According to the Employee Benefit Research Institute (EBRI), the percentage of older Americans living below the poverty line has been growing since 2005, with many falling into poverty status as they age and their savings dwindle. And health care and nursing home costs are two of the biggest culprits.
It may not be a big surprise to learn that with the economy bust of the 2000s came problems for a generation preparing for retirement. Between 2005 and 2009, poverty rates began rising in correlation with the economic recession—the housing crisis, stocks dropping and overall economic downfall all contributed to many seniors falling into poverty during this time. Unfortunately, as you age, medical expenses can add up, not to mention, increased poverty and stress can be a catalyst for suffering health conditions.
In fact, the EBRI study found that 96% of seniors living in poverty experienced some sort of health condition, whether high blood pressure, diabetes, psychological problems or arthritis, compared to only 61% of retirees whose savings placed them above the poverty line. And one of the main problems affecting seniors suffering in these tough economic times? The cost of nursing homes and assisted living:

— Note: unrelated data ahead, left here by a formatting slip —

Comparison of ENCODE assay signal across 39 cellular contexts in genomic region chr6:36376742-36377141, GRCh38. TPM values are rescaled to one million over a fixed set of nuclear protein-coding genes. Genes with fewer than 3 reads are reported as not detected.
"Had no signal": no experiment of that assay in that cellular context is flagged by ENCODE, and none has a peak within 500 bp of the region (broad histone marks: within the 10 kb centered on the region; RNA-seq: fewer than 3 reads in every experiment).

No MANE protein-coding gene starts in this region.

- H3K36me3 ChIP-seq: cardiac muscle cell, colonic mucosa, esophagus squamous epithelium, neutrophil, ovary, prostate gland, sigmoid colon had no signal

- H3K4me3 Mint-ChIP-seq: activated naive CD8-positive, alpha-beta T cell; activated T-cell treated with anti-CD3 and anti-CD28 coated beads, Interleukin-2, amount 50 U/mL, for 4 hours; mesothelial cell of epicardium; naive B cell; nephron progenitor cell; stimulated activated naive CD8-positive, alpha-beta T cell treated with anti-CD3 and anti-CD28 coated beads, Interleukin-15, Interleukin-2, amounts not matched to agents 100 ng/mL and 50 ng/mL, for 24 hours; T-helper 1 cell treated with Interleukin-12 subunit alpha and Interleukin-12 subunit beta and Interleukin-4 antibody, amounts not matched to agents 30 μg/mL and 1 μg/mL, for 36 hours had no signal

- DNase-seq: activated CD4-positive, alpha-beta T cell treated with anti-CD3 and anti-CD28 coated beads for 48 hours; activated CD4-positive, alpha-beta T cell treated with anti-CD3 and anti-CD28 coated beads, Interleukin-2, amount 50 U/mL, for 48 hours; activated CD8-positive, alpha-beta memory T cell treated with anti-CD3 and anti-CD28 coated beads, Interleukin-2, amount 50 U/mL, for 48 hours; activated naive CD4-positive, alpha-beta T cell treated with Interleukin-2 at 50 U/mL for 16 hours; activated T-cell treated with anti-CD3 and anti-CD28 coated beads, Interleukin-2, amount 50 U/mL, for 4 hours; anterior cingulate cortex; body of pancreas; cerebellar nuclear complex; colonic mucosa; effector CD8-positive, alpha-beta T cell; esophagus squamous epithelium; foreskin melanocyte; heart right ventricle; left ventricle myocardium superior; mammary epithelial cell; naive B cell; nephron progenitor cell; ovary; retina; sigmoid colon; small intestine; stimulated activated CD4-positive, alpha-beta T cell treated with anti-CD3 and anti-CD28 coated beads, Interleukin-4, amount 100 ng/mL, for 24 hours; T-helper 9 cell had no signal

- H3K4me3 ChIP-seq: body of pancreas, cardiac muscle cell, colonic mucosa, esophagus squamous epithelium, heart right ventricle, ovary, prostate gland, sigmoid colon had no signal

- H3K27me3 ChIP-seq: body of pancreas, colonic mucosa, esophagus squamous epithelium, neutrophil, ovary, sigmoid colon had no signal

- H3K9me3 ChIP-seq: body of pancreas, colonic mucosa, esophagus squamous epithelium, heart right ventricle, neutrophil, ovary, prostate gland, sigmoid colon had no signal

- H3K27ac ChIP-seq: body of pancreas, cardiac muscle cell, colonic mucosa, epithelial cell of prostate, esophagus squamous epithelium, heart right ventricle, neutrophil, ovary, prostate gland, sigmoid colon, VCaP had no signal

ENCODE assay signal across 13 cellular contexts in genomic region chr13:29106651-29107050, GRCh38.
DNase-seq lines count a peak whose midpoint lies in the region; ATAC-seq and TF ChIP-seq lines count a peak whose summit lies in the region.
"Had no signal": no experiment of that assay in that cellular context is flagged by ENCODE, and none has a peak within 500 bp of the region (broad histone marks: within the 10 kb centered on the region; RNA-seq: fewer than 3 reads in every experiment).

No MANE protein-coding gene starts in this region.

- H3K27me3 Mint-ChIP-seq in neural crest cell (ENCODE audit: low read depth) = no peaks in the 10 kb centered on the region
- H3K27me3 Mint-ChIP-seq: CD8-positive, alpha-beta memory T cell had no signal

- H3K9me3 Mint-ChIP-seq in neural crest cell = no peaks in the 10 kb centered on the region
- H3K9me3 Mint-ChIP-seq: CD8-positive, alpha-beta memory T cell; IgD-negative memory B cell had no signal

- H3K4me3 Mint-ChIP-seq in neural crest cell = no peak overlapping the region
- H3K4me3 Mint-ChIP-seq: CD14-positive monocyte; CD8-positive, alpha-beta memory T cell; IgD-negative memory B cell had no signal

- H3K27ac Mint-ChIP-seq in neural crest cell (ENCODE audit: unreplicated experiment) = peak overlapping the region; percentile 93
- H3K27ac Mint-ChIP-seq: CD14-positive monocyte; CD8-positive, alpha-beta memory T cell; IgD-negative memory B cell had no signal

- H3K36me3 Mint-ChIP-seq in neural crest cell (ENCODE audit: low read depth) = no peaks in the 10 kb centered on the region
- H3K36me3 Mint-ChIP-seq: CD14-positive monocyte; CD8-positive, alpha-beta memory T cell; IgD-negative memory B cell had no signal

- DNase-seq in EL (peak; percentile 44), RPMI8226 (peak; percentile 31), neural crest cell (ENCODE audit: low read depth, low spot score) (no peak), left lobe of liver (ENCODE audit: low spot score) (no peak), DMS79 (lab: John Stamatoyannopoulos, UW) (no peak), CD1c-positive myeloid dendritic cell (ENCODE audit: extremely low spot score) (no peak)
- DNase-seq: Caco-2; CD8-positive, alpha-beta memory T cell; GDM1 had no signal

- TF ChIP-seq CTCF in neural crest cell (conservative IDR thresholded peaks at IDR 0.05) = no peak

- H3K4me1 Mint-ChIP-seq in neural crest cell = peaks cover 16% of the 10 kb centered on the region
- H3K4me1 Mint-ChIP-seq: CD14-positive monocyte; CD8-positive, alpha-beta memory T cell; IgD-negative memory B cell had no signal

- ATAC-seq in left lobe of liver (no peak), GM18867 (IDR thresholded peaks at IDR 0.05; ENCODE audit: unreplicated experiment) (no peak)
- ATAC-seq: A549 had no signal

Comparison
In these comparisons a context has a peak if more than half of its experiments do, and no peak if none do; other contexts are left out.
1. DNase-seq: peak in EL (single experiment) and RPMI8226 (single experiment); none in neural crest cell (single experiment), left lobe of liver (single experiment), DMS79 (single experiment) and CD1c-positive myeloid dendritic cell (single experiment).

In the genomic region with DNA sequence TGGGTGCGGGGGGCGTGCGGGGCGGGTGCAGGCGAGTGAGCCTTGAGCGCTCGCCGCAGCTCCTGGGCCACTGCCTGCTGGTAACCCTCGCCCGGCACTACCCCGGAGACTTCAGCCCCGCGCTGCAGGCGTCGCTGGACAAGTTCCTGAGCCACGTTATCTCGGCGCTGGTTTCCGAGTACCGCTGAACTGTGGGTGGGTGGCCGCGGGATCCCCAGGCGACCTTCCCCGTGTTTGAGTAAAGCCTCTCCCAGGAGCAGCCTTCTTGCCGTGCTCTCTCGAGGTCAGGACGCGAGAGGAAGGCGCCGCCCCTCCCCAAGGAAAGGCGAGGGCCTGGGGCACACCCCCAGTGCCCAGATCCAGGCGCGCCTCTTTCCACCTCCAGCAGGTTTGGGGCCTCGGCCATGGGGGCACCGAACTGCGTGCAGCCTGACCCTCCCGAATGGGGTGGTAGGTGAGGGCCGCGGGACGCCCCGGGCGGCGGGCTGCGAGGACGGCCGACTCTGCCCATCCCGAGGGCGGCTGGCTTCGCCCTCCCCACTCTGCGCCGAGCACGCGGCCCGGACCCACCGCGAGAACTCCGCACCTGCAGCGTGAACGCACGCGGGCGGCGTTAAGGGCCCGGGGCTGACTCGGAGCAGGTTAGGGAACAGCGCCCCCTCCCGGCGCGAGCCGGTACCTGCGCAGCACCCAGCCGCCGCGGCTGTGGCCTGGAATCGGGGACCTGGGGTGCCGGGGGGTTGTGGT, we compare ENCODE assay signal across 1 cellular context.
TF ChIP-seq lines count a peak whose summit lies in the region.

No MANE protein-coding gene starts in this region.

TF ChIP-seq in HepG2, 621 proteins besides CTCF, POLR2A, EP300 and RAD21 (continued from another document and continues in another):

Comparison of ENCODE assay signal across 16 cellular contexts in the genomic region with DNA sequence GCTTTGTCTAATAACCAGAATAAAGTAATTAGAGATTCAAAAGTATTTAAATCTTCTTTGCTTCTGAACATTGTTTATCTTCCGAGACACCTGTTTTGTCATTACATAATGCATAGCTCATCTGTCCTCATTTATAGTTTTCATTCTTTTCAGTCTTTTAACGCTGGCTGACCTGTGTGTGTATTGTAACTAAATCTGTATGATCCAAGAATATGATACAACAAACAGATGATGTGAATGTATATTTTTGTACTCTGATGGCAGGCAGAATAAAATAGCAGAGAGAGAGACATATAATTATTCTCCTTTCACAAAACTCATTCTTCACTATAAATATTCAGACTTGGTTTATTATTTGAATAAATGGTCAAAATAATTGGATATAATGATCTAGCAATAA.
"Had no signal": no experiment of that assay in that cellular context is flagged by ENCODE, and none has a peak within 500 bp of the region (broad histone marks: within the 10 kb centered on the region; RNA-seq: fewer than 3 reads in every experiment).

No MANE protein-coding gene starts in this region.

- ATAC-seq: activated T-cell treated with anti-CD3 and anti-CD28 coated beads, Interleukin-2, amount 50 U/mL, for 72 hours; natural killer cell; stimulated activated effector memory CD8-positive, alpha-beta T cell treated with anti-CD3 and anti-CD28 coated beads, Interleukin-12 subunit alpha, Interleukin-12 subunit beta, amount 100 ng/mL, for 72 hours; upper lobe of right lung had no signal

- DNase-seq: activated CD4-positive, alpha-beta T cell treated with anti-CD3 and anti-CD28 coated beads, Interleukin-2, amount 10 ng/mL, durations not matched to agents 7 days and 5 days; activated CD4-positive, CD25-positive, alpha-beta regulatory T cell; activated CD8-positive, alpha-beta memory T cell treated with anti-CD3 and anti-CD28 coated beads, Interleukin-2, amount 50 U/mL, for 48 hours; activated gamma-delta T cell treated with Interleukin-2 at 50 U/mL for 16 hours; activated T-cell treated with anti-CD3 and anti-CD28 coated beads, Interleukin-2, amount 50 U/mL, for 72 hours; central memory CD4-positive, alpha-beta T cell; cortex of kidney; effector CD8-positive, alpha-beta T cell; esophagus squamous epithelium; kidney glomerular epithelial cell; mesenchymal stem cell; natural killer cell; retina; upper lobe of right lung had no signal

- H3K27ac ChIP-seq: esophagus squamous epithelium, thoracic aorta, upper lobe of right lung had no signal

“Medical expenditures go up for the elderly as they age and medical expenses have been rising over the past decade very rapidly,” says Sudipto Banerjee, a research associate at EBRI and author of the report. “A lot of people have to move to nursing homes, and nursing homes are very expensive. People who live there, they lose their income and assets very quickly.”
Research from the Center on Aging and the Minnesota Area Geriatric Education Center at the University of Minnesota shows that there has been a huge growth in home-and community-based services under Medicaid as these options provide quality care in a more affordable setting. And it is predicted that as the economy improves, the poverty rate will go back down. After all, it’s normal under tough economic times for retirees to spend down their assets too quickly, according to Banerjee. So, hopefully, as the economy improves, so will the golden years for many retirees.
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